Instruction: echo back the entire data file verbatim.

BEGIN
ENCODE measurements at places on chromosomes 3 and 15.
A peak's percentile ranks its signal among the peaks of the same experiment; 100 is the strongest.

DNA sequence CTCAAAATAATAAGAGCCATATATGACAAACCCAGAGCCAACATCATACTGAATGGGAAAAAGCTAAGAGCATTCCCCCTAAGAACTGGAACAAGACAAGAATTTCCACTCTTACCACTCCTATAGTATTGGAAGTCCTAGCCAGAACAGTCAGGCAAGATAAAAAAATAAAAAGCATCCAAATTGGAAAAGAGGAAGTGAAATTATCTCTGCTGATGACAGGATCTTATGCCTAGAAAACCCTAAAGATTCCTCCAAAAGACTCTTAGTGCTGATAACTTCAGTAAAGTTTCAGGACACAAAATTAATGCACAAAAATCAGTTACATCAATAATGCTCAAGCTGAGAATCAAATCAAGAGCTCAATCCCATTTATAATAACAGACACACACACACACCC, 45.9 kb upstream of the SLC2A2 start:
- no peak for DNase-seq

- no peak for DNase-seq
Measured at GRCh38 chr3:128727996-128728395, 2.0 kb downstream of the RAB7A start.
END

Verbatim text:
ENCODE measurements at places on chromosomes 3 and 15.
A peak's percentile ranks its signal among the peaks of the same experiment; 100 is the strongest.

DNA sequence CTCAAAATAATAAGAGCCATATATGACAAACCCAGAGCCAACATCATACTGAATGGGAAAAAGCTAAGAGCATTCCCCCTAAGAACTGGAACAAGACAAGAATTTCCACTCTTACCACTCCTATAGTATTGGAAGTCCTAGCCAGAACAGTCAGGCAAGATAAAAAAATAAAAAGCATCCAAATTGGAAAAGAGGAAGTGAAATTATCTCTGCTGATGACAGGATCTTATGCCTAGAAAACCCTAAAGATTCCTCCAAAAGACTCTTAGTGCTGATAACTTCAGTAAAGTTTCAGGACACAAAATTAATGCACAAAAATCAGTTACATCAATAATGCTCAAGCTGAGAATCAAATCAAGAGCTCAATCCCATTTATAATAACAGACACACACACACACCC, 45.9 kb upstream of the SLC2A2 start:
- no peak for DNase-seq

- no peak for DNase-seq
Measured at GRCh38 chr3:128727996-128728395, 2.0 kb downstream of the RAB7A start.